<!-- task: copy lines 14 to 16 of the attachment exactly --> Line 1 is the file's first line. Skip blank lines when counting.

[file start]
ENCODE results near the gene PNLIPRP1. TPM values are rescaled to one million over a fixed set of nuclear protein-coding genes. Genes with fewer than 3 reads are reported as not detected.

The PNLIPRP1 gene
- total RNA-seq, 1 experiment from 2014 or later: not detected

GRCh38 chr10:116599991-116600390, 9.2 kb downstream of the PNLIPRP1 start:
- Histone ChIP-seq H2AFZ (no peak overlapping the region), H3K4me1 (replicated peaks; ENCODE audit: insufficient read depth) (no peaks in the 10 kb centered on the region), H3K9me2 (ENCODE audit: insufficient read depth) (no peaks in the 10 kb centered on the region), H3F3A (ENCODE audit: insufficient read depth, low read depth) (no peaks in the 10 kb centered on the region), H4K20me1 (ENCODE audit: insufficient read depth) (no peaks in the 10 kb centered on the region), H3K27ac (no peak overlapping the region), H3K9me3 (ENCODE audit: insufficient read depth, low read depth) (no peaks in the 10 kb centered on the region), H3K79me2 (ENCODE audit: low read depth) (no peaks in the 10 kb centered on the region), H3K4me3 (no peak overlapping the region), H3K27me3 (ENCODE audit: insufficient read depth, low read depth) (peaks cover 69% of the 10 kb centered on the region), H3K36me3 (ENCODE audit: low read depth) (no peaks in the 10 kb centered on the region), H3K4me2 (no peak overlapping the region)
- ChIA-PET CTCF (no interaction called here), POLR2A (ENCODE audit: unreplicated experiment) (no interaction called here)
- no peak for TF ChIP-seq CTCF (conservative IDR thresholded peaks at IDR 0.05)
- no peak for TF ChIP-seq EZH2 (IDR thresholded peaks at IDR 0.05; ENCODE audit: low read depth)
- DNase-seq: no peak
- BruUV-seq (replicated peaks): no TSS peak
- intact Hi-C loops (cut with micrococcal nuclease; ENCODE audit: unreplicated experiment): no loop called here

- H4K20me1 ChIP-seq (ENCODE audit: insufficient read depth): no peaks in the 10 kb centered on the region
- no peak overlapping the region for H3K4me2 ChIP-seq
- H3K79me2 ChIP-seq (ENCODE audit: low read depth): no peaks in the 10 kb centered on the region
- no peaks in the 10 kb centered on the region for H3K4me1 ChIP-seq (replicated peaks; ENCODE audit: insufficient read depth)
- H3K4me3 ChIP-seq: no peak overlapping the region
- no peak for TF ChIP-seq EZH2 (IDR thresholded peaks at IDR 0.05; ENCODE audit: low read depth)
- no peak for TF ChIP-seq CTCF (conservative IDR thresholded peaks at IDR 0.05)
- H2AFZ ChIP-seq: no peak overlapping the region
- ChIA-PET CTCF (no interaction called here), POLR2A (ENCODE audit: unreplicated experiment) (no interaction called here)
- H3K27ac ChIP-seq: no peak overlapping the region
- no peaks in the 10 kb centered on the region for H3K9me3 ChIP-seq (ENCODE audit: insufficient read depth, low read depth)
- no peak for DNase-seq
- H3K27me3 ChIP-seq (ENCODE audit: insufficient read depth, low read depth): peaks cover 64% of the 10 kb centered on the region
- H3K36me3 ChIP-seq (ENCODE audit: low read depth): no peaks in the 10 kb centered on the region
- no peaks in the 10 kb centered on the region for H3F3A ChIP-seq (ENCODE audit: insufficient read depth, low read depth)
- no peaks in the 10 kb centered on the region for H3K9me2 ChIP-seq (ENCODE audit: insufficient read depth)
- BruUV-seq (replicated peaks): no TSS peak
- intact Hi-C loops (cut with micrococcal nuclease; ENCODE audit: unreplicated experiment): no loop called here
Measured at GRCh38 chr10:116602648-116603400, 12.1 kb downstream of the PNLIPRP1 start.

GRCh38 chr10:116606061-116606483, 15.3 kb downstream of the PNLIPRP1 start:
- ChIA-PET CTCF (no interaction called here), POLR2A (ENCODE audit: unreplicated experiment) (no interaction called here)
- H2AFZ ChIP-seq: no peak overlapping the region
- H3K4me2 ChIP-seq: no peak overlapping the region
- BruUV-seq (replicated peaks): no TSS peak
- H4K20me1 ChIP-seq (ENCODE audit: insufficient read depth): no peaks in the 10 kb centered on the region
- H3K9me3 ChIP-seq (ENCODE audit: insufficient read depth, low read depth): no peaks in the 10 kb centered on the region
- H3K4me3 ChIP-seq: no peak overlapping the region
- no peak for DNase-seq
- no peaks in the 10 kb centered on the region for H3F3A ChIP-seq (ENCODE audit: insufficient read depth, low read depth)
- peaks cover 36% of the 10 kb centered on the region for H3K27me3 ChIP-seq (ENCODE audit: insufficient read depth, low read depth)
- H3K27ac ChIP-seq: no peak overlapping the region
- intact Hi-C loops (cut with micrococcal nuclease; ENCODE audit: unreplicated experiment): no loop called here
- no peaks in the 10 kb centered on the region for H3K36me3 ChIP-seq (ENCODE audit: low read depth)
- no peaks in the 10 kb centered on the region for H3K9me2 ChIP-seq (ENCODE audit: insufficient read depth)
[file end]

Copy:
- H3K79me2 ChIP-seq (ENCODE audit: low read depth): no peaks in the 10 kb centered on the region
- no peaks in the 10 kb centered on the region for H3K4me1 ChIP-seq (replicated peaks; ENCODE audit: insufficient read depth)
- H3K4me3 ChIP-seq: no peak overlapping the region